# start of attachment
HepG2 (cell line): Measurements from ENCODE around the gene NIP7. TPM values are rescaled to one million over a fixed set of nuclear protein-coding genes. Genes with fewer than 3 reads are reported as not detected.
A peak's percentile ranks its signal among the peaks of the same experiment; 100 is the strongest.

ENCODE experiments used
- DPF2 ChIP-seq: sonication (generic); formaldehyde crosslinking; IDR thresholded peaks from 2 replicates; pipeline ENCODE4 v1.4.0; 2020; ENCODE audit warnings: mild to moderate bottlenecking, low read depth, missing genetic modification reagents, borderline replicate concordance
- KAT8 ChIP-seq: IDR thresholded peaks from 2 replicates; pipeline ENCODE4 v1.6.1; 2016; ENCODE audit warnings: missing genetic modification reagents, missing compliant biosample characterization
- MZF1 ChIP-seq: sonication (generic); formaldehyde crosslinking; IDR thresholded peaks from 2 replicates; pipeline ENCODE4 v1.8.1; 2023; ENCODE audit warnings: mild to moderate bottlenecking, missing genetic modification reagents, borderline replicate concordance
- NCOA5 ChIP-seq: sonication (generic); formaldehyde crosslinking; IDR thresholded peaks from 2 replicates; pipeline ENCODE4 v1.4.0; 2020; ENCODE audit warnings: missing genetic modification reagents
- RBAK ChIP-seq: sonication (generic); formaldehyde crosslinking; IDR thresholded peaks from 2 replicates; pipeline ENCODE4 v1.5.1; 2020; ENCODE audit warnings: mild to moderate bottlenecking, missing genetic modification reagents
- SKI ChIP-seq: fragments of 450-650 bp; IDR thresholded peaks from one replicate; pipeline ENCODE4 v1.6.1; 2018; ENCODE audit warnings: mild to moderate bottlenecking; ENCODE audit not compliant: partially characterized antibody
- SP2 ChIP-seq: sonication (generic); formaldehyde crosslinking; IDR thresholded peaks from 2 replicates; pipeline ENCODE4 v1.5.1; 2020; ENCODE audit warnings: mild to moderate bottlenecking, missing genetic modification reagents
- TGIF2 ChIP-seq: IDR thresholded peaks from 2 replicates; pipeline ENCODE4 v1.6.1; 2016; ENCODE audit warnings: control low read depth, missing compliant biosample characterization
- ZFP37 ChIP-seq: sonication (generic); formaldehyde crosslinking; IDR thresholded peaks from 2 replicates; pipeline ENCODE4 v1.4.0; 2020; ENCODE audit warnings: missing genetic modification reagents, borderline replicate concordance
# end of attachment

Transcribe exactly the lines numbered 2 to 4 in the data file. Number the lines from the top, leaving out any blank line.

A peak's percentile ranks its signal among the peaks of the same experiment; 100 is the strongest.

ENCODE experiments used
- DPF2 ChIP-seq: sonication (generic); formaldehyde crosslinking; IDR thresholded peaks from 2 replicates; pipeline ENCODE4 v1.4.0; 2020; ENCODE audit warnings: mild to moderate bottlenecking, low read depth, missing genetic modification reagents, borderline replicate concordance